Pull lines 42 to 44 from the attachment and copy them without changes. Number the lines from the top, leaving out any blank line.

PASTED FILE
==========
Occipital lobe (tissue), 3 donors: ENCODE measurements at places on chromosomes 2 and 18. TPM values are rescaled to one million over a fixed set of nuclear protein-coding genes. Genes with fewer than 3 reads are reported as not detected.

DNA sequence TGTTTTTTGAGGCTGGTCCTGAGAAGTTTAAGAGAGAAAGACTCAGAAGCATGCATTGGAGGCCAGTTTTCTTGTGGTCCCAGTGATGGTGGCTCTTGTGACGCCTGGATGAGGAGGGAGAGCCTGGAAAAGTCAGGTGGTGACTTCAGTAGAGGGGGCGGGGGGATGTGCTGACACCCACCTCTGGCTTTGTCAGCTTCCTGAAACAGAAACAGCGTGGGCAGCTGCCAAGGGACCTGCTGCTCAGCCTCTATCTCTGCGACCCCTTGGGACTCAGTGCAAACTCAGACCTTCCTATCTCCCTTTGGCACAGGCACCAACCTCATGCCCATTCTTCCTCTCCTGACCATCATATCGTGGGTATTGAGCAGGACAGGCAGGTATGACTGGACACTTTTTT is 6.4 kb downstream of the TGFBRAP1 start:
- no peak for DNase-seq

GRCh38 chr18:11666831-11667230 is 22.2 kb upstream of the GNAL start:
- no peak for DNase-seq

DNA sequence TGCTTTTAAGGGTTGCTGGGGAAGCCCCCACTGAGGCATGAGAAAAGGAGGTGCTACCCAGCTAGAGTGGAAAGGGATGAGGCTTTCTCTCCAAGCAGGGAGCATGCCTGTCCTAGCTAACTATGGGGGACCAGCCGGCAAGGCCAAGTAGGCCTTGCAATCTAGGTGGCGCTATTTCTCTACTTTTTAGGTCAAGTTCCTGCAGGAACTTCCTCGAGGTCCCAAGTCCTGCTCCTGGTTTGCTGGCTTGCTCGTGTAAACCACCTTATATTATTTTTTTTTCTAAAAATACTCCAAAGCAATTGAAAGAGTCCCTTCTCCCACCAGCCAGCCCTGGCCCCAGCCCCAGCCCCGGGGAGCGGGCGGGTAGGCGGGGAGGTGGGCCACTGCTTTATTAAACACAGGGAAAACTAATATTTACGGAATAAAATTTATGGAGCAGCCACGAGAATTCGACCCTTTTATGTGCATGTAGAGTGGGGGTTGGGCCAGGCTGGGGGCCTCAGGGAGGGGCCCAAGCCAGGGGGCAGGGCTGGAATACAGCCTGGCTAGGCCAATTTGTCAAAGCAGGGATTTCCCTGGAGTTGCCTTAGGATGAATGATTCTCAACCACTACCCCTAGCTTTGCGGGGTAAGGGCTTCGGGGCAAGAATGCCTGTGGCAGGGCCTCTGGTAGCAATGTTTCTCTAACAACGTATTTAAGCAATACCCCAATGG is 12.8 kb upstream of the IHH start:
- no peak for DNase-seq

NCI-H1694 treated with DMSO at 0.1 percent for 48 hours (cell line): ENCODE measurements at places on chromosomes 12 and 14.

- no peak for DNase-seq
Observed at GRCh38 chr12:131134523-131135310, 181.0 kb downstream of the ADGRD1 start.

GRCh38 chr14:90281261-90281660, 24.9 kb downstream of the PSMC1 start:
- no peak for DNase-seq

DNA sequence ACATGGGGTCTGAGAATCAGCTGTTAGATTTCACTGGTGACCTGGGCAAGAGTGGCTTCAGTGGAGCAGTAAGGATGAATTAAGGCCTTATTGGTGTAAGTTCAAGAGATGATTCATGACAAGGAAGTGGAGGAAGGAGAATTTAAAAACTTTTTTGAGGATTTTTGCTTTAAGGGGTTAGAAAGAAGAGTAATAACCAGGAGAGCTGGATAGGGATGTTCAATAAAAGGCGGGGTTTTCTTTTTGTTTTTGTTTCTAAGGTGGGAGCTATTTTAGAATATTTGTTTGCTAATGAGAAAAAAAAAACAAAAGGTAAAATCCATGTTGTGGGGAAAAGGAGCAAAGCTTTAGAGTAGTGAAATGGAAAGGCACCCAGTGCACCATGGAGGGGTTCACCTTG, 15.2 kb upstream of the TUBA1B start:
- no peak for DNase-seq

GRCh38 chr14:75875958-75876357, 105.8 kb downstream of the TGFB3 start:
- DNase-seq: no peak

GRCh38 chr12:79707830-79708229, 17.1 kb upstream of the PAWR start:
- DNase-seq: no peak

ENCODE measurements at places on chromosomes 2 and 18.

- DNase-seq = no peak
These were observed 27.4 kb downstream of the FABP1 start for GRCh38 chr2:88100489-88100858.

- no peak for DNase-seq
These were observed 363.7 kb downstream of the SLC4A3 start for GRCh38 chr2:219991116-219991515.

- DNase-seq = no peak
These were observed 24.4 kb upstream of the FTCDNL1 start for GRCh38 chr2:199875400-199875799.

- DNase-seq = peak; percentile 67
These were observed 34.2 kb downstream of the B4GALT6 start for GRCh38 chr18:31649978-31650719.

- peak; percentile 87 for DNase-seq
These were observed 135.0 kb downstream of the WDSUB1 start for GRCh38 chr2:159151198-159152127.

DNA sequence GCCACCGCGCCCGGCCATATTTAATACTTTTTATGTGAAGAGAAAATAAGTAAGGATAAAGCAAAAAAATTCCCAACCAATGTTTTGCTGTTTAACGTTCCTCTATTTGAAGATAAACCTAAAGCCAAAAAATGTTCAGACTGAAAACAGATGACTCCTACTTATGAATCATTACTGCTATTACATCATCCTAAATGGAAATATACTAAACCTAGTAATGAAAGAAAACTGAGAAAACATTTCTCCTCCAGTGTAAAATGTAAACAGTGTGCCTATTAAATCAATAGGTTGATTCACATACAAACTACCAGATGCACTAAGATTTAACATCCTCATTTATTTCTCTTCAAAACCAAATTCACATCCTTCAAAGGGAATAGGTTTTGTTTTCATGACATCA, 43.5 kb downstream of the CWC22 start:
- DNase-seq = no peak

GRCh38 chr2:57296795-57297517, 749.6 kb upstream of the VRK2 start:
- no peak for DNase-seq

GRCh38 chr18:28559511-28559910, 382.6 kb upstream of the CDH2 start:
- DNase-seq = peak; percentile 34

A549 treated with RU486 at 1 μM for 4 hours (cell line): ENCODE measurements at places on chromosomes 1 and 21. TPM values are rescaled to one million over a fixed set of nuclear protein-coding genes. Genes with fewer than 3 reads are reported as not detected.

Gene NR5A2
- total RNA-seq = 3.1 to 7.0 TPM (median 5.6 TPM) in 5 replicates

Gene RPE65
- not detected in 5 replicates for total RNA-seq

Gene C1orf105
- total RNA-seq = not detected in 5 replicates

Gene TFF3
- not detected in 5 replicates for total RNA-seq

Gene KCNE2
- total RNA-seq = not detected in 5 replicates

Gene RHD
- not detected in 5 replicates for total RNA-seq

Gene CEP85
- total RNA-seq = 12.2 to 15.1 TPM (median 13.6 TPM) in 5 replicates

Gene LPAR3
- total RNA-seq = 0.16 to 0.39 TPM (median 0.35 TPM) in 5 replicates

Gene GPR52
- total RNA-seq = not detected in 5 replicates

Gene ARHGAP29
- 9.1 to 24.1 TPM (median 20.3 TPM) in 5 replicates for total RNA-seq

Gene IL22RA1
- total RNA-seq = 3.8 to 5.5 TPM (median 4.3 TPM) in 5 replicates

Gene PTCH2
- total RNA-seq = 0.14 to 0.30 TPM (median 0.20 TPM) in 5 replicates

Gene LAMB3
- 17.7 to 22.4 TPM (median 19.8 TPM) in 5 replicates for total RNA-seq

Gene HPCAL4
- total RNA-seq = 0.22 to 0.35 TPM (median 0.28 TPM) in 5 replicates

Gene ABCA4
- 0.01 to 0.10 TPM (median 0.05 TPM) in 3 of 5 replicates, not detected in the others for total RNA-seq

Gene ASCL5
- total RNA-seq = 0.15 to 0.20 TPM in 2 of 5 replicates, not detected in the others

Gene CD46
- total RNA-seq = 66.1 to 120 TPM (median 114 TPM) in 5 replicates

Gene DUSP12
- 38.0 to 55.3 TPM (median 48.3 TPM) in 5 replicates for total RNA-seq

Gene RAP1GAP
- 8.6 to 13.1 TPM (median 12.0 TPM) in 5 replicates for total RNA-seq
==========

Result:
- total RNA-seq = not detected in 5 replicates

Gene TFF3
- not detected in 5 replicates for total RNA-seq